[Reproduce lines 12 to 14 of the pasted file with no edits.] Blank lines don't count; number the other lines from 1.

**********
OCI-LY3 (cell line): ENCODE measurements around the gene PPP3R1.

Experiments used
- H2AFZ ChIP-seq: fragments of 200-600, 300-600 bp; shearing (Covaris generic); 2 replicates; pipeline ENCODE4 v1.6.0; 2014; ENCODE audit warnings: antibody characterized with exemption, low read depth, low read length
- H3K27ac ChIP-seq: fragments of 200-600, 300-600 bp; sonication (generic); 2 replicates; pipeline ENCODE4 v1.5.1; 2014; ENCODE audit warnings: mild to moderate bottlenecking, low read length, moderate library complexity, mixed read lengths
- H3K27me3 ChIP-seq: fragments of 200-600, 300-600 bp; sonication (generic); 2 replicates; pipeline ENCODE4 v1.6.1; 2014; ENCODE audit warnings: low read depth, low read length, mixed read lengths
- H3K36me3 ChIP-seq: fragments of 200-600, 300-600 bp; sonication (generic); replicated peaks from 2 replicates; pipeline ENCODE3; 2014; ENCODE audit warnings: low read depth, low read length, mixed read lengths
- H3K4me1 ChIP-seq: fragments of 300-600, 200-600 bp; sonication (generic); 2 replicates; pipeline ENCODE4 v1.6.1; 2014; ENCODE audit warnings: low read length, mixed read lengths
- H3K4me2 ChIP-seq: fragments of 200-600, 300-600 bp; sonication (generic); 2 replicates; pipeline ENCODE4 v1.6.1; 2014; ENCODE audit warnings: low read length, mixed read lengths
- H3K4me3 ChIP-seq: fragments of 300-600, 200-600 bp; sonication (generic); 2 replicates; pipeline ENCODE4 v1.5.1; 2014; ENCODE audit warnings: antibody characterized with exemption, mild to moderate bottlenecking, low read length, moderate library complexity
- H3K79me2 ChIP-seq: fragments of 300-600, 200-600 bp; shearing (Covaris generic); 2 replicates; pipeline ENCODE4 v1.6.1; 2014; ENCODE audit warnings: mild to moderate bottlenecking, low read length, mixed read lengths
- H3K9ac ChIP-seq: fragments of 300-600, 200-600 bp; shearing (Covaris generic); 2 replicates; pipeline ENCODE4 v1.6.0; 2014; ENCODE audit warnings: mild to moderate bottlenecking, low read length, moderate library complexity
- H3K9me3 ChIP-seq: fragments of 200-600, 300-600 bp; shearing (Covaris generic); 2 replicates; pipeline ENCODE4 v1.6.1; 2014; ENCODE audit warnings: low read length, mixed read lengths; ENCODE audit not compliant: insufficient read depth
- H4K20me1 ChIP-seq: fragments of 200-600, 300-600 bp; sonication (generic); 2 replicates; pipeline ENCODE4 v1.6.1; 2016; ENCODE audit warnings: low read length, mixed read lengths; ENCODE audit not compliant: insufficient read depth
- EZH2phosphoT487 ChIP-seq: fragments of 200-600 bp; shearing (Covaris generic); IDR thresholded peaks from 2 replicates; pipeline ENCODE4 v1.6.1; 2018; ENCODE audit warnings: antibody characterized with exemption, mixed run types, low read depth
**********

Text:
- H3K9me3 ChIP-seq: fragments of 200-600, 300-600 bp; shearing (Covaris generic); 2 replicates; pipeline ENCODE4 v1.6.1; 2014; ENCODE audit warnings: low read length, mixed read lengths; ENCODE audit not compliant: insufficient read depth
- H4K20me1 ChIP-seq: fragments of 200-600, 300-600 bp; sonication (generic); 2 replicates; pipeline ENCODE4 v1.6.1; 2016; ENCODE audit warnings: low read length, mixed read lengths; ENCODE audit not compliant: insufficient read depth
- EZH2phosphoT487 ChIP-seq: fragments of 200-600 bp; shearing (Covaris generic); IDR thresholded peaks from 2 replicates; pipeline ENCODE4 v1.6.1; 2018; ENCODE audit warnings: antibody characterized with exemption, mixed run types, low read depth